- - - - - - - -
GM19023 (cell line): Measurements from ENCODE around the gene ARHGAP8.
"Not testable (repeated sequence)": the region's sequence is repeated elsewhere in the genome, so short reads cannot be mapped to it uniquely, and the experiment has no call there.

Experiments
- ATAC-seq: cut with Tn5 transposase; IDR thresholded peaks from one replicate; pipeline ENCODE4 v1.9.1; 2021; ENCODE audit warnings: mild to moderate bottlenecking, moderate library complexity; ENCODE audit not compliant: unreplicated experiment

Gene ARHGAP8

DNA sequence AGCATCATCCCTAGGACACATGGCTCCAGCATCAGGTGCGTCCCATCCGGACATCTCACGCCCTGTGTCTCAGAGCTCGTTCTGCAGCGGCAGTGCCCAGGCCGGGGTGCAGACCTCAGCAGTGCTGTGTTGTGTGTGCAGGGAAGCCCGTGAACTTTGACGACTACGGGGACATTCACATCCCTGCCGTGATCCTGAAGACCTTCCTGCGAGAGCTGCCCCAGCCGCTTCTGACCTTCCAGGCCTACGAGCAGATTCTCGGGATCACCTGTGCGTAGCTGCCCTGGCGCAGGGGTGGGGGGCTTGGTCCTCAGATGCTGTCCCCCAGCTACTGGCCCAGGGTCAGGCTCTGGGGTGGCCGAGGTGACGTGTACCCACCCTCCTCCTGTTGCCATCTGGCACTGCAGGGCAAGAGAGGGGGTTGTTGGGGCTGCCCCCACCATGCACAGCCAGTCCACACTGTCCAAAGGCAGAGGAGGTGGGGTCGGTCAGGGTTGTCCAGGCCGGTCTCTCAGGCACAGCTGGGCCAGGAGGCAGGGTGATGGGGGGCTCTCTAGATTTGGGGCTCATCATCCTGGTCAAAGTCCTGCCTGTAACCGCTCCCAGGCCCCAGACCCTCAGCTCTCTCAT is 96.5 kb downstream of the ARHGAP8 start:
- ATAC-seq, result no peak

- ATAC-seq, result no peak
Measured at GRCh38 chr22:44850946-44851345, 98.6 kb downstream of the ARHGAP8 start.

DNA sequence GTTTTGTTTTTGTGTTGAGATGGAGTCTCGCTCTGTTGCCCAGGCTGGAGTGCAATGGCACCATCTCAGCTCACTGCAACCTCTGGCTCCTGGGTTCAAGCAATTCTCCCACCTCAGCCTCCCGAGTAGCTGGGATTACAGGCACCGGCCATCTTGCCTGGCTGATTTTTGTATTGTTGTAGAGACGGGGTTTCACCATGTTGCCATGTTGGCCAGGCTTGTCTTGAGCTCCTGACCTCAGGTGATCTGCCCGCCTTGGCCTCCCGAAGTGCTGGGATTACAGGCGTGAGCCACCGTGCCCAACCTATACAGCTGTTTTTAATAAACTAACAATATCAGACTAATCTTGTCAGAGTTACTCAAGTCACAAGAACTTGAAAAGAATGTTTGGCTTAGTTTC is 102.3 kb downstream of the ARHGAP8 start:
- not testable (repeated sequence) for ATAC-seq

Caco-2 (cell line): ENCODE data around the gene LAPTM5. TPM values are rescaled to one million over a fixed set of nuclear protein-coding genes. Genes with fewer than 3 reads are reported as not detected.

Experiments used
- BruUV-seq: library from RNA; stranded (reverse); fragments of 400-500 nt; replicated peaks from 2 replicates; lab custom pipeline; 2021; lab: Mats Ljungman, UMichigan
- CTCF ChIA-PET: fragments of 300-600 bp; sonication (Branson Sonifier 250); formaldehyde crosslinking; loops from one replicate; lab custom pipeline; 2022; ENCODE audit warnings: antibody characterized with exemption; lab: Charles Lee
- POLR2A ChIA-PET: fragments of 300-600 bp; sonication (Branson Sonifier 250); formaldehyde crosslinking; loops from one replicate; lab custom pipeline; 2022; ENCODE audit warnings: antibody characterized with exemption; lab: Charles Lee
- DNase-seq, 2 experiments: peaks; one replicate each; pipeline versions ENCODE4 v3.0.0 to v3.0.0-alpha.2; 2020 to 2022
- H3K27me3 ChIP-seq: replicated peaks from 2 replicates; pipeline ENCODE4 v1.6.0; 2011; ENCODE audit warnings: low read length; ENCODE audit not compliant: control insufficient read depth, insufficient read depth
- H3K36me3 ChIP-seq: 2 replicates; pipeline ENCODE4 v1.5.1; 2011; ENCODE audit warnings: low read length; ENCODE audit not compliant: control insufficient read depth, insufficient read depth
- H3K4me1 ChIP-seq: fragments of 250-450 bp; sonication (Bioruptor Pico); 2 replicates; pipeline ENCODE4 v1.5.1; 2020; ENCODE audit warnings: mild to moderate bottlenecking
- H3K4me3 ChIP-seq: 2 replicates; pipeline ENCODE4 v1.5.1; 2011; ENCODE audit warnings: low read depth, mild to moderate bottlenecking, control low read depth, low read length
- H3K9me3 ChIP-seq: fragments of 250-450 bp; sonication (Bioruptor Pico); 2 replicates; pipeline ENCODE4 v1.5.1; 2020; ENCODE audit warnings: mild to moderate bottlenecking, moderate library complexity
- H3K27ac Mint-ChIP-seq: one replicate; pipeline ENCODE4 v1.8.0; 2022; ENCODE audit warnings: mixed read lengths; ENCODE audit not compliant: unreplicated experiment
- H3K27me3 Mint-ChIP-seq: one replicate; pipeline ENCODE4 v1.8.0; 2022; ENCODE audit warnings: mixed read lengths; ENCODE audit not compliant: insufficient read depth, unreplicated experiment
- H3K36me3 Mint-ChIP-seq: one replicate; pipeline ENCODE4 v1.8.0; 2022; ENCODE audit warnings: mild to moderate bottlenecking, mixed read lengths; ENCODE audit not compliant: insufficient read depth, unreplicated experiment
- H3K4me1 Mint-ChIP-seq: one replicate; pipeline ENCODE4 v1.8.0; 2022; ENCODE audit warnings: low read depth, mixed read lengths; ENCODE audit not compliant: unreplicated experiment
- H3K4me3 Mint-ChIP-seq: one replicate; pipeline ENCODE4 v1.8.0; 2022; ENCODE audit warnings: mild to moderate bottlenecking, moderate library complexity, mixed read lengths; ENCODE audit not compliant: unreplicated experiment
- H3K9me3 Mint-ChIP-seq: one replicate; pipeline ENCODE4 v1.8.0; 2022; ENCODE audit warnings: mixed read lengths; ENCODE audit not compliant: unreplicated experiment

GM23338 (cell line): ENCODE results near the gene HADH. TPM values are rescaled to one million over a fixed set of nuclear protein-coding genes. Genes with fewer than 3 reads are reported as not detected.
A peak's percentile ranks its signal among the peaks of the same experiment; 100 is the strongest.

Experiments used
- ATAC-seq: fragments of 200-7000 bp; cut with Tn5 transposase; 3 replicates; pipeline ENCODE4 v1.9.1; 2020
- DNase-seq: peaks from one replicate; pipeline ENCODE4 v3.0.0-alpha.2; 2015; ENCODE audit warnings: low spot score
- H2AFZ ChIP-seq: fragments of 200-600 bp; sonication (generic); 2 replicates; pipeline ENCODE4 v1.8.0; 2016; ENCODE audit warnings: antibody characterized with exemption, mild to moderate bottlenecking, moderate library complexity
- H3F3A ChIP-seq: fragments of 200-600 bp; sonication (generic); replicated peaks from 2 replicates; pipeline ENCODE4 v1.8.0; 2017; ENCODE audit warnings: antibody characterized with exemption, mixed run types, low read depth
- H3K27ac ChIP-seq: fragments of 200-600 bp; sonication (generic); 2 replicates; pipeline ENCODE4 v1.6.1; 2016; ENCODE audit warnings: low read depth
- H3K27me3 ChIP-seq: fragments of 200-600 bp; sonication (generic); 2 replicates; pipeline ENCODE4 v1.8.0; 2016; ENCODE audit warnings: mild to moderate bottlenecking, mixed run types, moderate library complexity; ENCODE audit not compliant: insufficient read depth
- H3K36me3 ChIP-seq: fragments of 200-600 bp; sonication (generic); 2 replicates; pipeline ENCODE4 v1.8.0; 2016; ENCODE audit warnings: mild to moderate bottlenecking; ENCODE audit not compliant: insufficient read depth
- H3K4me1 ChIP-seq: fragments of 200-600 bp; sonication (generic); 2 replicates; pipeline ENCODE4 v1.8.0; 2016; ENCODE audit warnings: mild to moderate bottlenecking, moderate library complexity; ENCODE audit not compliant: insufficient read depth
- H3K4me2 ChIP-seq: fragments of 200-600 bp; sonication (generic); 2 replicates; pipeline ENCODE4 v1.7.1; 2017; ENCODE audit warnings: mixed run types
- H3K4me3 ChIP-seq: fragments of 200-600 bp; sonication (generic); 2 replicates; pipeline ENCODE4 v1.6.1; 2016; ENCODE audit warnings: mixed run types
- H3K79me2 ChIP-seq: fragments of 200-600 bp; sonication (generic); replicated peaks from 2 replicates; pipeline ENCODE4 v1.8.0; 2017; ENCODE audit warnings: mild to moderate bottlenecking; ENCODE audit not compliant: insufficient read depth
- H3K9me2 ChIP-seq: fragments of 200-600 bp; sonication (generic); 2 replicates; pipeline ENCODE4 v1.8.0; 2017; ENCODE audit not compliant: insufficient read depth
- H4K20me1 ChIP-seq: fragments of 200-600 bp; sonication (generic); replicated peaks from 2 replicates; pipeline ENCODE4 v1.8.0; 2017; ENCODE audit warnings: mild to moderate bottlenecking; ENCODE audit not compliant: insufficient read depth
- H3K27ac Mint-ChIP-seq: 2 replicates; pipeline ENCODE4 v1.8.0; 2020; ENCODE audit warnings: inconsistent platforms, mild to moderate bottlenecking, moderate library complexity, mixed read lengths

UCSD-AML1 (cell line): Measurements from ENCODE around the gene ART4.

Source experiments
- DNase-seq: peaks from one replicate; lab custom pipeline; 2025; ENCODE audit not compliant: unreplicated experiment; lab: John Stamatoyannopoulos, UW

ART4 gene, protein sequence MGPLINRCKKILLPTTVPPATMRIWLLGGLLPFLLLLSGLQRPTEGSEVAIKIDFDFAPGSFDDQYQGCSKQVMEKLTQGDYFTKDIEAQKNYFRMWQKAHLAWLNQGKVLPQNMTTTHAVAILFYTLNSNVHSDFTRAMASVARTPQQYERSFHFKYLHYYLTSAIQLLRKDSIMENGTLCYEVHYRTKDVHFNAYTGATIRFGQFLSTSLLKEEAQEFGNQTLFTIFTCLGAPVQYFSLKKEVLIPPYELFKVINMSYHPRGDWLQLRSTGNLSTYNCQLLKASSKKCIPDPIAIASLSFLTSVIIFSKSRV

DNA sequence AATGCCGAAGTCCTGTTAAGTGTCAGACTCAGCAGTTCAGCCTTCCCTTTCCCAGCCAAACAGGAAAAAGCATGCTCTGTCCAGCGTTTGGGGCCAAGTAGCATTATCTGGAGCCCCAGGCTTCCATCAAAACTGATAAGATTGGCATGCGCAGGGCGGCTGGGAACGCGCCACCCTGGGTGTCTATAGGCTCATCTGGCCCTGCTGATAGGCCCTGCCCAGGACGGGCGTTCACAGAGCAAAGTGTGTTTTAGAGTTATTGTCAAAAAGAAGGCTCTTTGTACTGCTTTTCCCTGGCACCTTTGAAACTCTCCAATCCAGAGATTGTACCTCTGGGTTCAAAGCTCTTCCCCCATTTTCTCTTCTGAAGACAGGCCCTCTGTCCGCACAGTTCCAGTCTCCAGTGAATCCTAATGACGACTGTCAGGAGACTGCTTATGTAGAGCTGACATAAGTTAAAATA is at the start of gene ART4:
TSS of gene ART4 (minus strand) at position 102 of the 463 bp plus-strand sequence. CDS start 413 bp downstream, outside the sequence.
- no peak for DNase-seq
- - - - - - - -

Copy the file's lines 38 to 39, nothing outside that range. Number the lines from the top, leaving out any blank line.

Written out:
- H3K36me3 ChIP-seq: fragments of 200-600 bp; sonication (generic); 2 replicates; pipeline ENCODE4 v1.8.0; 2016; ENCODE audit warnings: mild to moderate bottlenecking; ENCODE audit not compliant: insufficient read depth
- H3K4me1 ChIP-seq: fragments of 200-600 bp; sonication (generic); 2 replicates; pipeline ENCODE4 v1.8.0; 2016; ENCODE audit warnings: mild to moderate bottlenecking, moderate library complexity; ENCODE audit not compliant: insufficient read depth